"We're doing what cable has done to us for 15 years," predicted PBS Senior Vice President Jon Abbott, clearly jazzed by the plan. The coordinated sales team of 28 people, including 16 salespeople, would be more effective and reach four times as many underwriting prospects as four separate station teams of the same total size, he said.

The group also can offer custom-designed bundles of spots from a broader portfolio of programs. KCET had already arranged such a package buy for Chef Boyardee, including spots with Barney & Friends as well as its own production, Puzzle Place.

As attendees left the luncheon, they were given a catalog of 54 programs, mostly seeking national underwriters, though Shari Lewis's new Charlie Horse Music Pizza was listed as already sold out for next year, dammit!

What Yanni goes for

The catalog estimated audiences in most cases: 7 million viewers a week with Wishbone, 5.7 million with Frontline, and 2.6 million with American Masters, for instance. PBS also listed prices for underwriting some programs. For Yanni's Taj Mahal special in December, with its expected audience of 3 million households: $240,000 (partial underwriter) to $715,000 (sole underwriter).

The portfolio of programs will include output of the four collaborating stations as well as PBS acquisitions. Until now, underwriting slots around National Geographic docs and other acquired programs remained unsold inventory because there was no station trying to sell it, Abbott said. As for programs from other producers, the group will try to work out commission arrangements, he added.

The group won't be the only pubcasters out there hunting for underwriters, however. Unaffiliated stations will be on the prowl as well as private rep firms like Keith Thompson's Public Broadcast Marketing, which sells multimarket packages of local spots. And public TV soon may have another new multimarket rep firm: Pacific Mountain Network may invest its reserves in a new partnership with Bob Williams, founder of the spot sales firm National Cable Communications.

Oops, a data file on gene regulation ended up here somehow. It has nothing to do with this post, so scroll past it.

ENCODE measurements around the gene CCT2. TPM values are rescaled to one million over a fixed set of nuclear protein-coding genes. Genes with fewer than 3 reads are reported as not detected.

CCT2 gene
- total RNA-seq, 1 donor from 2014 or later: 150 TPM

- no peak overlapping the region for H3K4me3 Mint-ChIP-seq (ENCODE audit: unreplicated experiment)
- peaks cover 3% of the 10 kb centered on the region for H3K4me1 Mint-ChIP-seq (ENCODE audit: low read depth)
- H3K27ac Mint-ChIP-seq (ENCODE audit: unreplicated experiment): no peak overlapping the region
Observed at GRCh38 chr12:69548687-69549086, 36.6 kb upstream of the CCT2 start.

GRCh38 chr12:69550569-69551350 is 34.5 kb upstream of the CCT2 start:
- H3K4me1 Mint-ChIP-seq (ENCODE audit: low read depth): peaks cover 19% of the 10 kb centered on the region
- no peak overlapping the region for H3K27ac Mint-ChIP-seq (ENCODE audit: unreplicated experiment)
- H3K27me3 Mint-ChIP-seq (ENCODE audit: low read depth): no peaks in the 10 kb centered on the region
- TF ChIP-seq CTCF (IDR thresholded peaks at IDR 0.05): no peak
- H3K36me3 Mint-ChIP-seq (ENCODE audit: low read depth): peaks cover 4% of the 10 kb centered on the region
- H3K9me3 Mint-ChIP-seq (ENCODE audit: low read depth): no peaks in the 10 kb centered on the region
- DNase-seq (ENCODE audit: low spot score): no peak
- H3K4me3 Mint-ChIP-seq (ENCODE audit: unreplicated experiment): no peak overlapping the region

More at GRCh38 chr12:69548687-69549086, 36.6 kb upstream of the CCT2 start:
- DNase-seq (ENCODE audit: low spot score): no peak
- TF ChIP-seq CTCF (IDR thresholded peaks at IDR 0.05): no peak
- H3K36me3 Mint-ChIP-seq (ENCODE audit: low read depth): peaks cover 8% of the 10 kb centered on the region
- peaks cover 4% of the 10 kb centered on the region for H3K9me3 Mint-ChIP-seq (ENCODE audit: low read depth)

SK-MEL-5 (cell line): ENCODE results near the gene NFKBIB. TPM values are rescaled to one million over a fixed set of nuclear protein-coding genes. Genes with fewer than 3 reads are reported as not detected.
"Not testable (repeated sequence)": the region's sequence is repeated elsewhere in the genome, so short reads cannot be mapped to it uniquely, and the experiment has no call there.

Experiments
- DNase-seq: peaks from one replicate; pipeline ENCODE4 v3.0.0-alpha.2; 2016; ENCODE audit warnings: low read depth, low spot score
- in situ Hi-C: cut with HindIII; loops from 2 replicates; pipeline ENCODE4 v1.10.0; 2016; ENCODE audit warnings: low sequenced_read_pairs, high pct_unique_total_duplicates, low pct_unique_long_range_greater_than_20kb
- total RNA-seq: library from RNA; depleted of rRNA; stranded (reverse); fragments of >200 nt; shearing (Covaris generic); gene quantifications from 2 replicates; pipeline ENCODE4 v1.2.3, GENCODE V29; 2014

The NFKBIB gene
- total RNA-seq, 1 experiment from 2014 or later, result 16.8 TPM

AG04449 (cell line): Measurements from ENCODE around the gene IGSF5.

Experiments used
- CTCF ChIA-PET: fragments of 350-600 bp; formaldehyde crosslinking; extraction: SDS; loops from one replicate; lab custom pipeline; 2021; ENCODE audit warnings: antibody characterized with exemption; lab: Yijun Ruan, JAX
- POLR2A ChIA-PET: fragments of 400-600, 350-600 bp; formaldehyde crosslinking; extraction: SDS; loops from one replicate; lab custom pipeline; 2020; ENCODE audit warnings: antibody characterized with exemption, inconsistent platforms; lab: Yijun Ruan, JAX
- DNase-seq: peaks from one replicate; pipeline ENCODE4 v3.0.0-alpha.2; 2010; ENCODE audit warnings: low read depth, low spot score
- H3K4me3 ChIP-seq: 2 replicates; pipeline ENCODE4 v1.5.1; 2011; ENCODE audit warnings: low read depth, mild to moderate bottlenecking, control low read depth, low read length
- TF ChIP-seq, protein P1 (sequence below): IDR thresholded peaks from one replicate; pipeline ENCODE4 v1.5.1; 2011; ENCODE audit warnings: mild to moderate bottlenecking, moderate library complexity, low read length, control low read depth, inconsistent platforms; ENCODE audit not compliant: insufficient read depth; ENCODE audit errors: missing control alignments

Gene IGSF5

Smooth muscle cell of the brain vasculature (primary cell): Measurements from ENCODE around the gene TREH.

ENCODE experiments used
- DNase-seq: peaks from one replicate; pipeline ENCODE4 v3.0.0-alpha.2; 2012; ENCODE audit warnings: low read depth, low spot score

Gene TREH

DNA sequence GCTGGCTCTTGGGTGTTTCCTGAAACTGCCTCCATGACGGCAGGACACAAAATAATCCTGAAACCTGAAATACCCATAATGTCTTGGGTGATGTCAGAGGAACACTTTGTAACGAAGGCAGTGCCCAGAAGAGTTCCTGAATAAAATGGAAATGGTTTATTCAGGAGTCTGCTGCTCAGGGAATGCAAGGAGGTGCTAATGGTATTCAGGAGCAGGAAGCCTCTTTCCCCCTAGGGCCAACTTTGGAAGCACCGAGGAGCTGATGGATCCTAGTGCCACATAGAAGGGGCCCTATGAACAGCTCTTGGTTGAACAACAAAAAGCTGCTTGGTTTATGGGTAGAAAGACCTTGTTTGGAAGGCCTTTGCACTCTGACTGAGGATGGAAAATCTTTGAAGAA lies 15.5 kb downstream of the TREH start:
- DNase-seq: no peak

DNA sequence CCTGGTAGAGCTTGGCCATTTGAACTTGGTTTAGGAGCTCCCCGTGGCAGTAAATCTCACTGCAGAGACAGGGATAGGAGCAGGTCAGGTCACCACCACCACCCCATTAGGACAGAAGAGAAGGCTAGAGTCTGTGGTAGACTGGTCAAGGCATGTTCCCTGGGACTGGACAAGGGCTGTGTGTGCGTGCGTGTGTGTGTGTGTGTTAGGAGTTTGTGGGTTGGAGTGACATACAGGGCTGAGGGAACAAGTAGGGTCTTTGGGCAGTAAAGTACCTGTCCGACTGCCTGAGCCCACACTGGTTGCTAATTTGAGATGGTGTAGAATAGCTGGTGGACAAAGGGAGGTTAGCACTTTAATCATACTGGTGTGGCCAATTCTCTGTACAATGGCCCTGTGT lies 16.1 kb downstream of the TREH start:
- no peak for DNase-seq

The rest of PBS's message was on the screen: dizzying reels of clips from public TV programs. From the recent past: Moll Flanders, "Riverdance" and "Vote for Me," among others. From the near future: Ken Burns' Lewis & Clark, Sister Wendy's Story of Painting, Frontline's series on early Christianity, American Masters bios of Frank Sinatra, Woody Allen and Lucille Ball, and American Experience profiles of Truman and Reagan.

Staniar, from New York Life, was delighted by the clip reel, but that didn't mean the ad people would buy everything. "You see it on PBS, and you wish you could buy it," she said. But the price is high for the number of viewers. "You aren't getting quantity, but boy do you get quality."

Audience quality, she meant. "One of the things that hit me again is the quality of the audience and the target markets that look at PBS. You can't find them anyplace else."


To Current's home page

Later news: Former cable ad entrepreneur opens rep firm to sell regional and national underwriting spots for stations; PBS Sponsorship Group will compete in spot sales.

Current Briefing on commercialism and public broadcasting.